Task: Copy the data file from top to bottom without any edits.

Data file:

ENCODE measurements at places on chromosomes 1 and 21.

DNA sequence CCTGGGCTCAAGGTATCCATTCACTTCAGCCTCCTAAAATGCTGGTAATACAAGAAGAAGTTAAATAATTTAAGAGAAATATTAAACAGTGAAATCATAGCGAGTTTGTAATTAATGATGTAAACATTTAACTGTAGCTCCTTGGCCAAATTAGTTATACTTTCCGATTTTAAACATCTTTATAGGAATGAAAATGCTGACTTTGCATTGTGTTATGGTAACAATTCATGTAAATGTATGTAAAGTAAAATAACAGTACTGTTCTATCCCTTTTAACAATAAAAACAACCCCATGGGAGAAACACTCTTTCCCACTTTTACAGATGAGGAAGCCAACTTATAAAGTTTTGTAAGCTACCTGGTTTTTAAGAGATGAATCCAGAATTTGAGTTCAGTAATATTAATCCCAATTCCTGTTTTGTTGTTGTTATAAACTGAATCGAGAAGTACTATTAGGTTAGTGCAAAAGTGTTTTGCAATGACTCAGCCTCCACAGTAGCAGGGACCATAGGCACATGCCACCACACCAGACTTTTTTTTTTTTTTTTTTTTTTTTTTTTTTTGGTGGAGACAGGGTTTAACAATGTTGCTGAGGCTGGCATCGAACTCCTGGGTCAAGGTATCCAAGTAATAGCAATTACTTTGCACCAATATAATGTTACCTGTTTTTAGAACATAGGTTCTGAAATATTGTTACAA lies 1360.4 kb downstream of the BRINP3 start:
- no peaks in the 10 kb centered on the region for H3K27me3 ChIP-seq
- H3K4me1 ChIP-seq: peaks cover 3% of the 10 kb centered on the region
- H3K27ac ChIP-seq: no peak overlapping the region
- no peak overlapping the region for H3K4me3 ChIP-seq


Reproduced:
ENCODE measurements at places on chromosomes 1 and 21.

DNA sequence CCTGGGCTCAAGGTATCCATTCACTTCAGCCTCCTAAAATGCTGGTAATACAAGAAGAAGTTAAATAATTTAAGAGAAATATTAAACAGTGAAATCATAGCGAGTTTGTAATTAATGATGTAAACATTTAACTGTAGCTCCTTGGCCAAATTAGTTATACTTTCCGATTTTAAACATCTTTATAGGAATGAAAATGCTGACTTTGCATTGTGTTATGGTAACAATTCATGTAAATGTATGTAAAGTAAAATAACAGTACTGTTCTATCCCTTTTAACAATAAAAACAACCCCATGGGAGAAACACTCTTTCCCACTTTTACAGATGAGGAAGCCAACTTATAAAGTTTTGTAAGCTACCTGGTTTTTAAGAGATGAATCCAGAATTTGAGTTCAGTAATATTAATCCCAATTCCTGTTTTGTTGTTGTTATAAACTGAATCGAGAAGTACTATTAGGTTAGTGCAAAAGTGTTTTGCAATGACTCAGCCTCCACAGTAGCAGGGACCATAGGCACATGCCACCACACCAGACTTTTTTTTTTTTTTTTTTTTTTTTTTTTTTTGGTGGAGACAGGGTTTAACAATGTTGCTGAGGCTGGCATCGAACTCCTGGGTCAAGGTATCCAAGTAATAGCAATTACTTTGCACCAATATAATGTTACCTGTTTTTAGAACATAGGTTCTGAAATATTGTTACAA lies 1360.4 kb downstream of the BRINP3 start:
- no peaks in the 10 kb centered on the region for H3K27me3 ChIP-seq
- H3K4me1 ChIP-seq: peaks cover 3% of the 10 kb centered on the region
- H3K27ac ChIP-seq: no peak overlapping the region
- no peak overlapping the region for H3K4me3 ChIP-seq